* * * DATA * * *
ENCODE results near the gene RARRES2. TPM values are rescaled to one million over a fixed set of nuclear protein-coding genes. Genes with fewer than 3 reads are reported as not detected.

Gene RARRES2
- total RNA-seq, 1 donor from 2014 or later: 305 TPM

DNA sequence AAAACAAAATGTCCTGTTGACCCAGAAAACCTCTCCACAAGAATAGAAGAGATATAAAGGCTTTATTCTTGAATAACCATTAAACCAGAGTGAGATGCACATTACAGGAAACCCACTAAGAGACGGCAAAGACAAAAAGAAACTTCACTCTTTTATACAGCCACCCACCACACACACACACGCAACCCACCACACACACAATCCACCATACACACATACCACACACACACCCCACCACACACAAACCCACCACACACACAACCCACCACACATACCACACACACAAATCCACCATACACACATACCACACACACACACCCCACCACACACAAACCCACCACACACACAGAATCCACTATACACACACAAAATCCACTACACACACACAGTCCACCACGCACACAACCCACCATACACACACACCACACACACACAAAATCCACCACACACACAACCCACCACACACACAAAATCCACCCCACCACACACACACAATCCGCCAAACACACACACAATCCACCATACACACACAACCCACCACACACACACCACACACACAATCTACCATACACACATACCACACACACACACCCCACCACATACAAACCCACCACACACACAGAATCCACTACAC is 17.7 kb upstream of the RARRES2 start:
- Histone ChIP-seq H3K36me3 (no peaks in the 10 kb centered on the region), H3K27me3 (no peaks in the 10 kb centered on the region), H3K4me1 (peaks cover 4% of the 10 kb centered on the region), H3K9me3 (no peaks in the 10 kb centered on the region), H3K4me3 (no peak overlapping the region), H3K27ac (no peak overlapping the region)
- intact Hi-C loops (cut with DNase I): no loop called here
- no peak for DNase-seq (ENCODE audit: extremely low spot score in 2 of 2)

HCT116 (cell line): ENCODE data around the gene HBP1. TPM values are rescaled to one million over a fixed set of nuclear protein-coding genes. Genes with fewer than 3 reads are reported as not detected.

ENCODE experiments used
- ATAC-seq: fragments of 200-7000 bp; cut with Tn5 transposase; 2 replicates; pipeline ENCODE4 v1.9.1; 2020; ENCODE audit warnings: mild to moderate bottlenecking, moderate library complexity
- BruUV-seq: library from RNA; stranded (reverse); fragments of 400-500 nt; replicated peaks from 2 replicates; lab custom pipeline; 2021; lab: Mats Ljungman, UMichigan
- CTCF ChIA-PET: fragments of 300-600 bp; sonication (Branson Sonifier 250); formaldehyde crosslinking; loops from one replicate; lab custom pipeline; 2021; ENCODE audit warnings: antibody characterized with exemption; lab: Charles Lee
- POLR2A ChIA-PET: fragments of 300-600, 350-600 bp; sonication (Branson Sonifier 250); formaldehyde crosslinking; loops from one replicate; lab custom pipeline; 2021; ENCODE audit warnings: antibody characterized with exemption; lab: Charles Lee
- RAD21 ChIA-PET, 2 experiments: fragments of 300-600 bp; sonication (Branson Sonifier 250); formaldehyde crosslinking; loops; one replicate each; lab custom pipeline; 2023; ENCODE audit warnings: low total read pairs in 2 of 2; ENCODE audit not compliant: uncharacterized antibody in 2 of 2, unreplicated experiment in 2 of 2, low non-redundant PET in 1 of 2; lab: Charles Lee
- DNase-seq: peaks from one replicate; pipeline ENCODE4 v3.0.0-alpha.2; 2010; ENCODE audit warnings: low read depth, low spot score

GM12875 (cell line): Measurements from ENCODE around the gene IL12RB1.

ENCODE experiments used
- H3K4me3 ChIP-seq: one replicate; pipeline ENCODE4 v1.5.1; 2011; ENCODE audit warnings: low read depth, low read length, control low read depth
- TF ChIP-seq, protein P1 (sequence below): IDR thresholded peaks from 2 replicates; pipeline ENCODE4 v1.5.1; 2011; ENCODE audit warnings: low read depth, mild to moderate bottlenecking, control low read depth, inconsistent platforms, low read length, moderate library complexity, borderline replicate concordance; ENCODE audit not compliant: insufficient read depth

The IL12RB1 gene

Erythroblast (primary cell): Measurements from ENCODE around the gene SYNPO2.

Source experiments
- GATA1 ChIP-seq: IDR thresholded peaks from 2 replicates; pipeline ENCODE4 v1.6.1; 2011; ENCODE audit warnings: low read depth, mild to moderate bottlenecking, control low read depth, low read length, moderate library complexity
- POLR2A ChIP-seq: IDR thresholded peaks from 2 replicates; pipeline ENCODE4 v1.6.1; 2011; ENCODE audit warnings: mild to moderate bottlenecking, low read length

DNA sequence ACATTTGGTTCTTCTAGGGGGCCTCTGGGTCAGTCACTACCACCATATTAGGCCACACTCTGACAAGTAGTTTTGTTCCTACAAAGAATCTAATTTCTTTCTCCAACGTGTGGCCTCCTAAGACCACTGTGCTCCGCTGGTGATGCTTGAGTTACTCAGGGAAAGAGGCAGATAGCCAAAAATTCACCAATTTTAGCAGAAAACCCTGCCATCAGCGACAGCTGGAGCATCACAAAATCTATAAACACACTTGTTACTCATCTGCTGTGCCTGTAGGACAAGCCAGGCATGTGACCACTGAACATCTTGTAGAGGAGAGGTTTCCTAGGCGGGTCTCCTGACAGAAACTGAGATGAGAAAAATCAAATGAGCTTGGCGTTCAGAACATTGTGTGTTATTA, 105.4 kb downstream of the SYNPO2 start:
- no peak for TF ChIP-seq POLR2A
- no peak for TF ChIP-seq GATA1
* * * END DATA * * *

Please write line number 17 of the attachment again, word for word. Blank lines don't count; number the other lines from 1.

ENCODE experiments used